Equally important are up-front measures that increase the chance that the public option will grow in the future, such as dedicated financing that increases as enrollment does. If the public option is to start with a limited set of benefits, for example, the process by which these benefits are expanded should be written into law, or at least structured so that expansion is the most likely outcome. The tension between feasibility and expandability rears its head again here, but designers of a policy can improve the prospects for entrenchment and expansion even when opponents prevent them from hardwiring program growth into legislation. By thinking about sequencing as well as staging, advocates can improve their chance of putting in place initial legislative steps that create self-reinforcing political effects that push toward a better policy.

Finally, a look at existing proposals suggests that the comprehensiveness of the public option – how good its benefits are and how high its premiums might be – is something of a double-edged sword when it comes to policy feedback. For example, a more comprehensive benefit will be more popular for those enrolled, but it’s also likely to provoke greater backlash from existing Medicare beneficiaries unless their benefits are similarly enhanced. For this reason, I have argued that a precondition for a successful Public Option 2.0 is a major commitment to upgrade Medicare’s benefits for older and disabled Americans.

A more comprehensive benefit is also likely to attract more people and encourage more employers to drop private coverage. This is especially true if private workplace plans are required to provide similarly comprehensive benefits – employers required to upgrade their plans would surely be more likely to drop them. If the goal is to move quickly toward Medicare for All, all this would be a big plus. But it would make the public option more difficult to enact and potentially collapse private insurance so quickly that the law would provoke broad public and industry backlash. For this reason, among others, there’s a case for gradual upgrading of both the standards for private plans and the generosity of public benefits (in the public option and Medicare, which should be integrated over time) – with this upgrading built into the initial law to the fullest extent possible.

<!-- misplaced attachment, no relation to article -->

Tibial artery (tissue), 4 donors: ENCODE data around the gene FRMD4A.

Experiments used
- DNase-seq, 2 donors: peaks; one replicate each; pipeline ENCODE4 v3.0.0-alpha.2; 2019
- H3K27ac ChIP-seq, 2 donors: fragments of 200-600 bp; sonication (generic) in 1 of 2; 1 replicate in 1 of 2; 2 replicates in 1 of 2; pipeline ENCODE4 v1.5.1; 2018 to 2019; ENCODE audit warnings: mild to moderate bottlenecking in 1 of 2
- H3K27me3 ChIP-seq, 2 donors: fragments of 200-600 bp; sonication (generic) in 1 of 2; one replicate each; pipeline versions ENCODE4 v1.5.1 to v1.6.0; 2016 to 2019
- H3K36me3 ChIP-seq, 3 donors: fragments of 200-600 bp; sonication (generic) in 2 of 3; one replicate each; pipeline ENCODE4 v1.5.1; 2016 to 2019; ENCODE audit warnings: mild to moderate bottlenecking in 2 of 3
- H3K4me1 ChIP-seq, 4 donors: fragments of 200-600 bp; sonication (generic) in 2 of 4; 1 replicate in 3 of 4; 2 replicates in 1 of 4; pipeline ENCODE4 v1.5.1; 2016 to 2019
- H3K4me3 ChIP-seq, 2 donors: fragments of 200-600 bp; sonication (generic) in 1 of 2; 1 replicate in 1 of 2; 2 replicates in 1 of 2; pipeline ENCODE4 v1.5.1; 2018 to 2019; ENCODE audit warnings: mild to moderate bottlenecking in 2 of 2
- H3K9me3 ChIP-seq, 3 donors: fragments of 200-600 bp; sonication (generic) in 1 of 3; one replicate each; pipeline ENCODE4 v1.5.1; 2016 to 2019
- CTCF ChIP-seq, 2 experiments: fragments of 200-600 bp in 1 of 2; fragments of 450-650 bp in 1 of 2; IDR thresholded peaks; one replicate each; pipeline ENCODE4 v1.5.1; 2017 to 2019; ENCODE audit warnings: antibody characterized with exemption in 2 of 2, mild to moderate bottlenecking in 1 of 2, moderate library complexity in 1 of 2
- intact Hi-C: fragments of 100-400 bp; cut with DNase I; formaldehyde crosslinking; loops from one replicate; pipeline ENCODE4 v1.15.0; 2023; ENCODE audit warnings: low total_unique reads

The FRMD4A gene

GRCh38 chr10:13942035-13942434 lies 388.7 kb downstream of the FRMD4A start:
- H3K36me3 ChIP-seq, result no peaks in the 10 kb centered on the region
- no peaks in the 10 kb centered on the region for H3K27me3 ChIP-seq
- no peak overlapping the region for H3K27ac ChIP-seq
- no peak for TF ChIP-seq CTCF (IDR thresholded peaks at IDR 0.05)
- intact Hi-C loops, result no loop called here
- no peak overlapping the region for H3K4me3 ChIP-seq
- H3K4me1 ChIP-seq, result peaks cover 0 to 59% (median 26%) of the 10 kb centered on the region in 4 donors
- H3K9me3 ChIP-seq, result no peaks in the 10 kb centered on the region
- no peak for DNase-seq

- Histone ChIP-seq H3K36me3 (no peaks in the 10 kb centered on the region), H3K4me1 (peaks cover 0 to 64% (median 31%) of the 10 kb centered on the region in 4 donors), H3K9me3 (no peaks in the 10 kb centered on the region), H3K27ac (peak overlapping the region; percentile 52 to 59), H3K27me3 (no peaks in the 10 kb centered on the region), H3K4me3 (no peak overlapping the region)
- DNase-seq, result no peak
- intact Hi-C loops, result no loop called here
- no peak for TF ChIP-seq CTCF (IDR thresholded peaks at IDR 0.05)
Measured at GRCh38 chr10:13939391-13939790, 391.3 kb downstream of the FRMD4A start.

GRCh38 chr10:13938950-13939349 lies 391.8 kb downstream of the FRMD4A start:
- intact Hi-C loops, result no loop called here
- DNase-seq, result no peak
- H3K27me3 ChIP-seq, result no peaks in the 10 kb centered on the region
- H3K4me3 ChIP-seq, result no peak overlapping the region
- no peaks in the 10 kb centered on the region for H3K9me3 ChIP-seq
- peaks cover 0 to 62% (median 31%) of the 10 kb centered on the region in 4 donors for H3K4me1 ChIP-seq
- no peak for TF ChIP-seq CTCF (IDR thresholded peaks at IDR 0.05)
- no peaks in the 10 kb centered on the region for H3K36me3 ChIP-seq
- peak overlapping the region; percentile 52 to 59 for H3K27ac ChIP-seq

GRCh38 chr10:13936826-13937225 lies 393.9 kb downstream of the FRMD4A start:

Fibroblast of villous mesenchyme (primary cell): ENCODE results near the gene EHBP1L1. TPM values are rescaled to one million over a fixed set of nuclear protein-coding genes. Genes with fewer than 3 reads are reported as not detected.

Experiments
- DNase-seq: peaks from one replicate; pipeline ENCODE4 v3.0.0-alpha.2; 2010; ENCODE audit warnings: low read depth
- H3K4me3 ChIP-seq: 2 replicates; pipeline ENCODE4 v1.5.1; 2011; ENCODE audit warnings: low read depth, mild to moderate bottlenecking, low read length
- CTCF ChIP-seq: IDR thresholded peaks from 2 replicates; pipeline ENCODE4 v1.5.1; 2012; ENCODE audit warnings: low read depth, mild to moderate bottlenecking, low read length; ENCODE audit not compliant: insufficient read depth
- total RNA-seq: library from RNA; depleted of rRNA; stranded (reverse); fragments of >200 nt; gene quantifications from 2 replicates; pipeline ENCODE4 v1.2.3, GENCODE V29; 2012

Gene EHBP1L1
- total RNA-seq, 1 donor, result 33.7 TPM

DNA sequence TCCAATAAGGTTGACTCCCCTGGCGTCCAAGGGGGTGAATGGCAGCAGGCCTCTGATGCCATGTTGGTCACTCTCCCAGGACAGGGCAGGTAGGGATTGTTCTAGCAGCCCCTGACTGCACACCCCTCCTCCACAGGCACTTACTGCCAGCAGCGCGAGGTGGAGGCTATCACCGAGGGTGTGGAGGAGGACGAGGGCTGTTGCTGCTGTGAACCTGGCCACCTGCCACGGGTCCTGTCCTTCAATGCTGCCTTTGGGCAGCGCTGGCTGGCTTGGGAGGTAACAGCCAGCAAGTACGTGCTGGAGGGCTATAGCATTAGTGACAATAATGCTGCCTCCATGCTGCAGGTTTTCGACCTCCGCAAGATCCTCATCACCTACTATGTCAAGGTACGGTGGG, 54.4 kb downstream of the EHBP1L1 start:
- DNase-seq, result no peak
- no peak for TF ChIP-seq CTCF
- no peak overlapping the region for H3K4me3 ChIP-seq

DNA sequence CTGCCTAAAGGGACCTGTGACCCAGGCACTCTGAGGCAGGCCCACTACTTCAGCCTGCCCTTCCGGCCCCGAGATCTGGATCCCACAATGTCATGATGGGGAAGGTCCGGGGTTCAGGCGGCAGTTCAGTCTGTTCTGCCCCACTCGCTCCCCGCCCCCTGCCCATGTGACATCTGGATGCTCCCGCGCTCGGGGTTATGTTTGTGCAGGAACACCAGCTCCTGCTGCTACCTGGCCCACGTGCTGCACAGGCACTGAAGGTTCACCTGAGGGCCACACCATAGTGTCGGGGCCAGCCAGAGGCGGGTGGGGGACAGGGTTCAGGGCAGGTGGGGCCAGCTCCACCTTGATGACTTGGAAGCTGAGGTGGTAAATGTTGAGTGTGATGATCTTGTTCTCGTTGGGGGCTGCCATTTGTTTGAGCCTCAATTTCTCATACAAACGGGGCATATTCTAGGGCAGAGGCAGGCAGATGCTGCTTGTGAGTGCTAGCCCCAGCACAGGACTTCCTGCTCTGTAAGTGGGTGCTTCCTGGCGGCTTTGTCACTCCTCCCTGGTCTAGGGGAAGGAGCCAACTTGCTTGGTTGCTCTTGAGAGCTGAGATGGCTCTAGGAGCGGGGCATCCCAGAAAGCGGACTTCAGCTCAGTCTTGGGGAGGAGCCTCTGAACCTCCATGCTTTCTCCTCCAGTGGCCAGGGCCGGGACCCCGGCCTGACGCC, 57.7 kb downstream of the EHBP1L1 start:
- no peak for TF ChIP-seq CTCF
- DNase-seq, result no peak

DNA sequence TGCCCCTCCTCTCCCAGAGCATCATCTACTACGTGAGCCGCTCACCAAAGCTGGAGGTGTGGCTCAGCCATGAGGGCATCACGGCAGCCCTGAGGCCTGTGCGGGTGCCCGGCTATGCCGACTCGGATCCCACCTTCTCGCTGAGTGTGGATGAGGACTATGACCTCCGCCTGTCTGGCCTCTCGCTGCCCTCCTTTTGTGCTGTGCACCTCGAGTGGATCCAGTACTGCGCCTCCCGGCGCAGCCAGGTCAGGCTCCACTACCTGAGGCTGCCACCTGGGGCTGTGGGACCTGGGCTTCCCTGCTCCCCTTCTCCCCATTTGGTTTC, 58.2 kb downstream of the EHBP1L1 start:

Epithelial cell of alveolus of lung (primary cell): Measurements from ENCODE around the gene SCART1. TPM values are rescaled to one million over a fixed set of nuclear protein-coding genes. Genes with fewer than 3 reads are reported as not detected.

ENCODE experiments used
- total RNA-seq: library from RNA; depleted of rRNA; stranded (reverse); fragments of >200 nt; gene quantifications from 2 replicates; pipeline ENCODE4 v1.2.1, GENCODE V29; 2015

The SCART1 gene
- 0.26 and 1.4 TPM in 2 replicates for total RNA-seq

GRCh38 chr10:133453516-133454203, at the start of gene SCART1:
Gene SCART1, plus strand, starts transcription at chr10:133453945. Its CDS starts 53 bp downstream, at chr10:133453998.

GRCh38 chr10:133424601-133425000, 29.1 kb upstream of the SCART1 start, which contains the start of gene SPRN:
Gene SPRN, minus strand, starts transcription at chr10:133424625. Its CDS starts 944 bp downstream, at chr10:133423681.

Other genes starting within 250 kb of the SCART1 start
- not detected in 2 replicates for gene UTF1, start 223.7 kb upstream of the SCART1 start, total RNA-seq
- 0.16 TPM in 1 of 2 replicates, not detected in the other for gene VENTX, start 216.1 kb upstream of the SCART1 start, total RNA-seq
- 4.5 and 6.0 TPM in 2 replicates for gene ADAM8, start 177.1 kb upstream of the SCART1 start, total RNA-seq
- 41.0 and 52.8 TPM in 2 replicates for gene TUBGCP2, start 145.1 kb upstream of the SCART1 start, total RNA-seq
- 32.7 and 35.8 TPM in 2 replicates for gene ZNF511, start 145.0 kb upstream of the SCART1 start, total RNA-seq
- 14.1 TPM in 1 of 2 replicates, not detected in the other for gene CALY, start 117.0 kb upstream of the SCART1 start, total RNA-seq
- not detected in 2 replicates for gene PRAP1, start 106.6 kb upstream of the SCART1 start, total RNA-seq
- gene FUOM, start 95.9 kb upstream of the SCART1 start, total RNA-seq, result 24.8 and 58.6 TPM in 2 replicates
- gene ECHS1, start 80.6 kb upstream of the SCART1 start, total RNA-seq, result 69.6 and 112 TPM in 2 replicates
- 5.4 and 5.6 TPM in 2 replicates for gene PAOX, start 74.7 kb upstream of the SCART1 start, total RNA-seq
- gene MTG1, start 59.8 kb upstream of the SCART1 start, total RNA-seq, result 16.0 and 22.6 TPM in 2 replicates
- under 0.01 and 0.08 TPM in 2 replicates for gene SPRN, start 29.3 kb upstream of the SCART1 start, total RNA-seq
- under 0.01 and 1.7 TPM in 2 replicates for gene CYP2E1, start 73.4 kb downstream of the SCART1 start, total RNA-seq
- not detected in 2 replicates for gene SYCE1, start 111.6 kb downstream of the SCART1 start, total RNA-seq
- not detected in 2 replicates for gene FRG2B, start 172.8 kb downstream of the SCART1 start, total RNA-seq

The policy feedback effects of the public option thus depend crucially on a combination of program design and future political circumstances. Nonetheless, the public option would almost certainly grow in scope over time as it became familiar and gained citizen and business support. Employers’ retreat from employment-based insurance is a long-term trend, and Public Option 2.0 proposals would create attractive opportunities for employers to insure their workers without directly providing coverage. Within the public framework, the balance of public and private plans is harder to forecast, but the public option would likely have at least as large a share of the market as traditional Medicare does (two-thirds). The result would not be Medicare for All – at least not without additional legislation – but it would be a system in which the public sector’s coverage and price-setting power would encompass a sizable share of the market.

5.6 Broader Lessons for Public Option Policies

The rebirth of the public option has brought the nation full circle. As in the late 2000s, advocates of expanded coverage are debating once again how to overcome the hurdles imposed by the path-dependent development of our exorbitant and incomplete system. Unlike then, however, would-be reformers begin with a much more favorable policy situation. The ACA is battered but intact, and it has reduced the share of Americans without insurance dramatically. Moreover, Democrats have moved substantially to the left on health care, with the public option now seen as a basic building block of reform, not a potential add-on.

To some, in fact, the ground has shifted so much that the public option is no longer relevant. According to these advocates, Medicare for All is now within reach and the public option is overly timid. As I’ve argued, however, Medicare for All continues to face a steep uphill battle. As hard as it surely will be to enact a robust public option, it is much less likely to provoke backlash among the currently well insured (both Medicare beneficiaries and those happy with their workplace plans) or to face fierce opposition from the medical industry. And all available estimates suggest that even Public Option 2.0 plans will require far less up-front public spending, and hence new taxation, than will be needed to establish Medicare for All.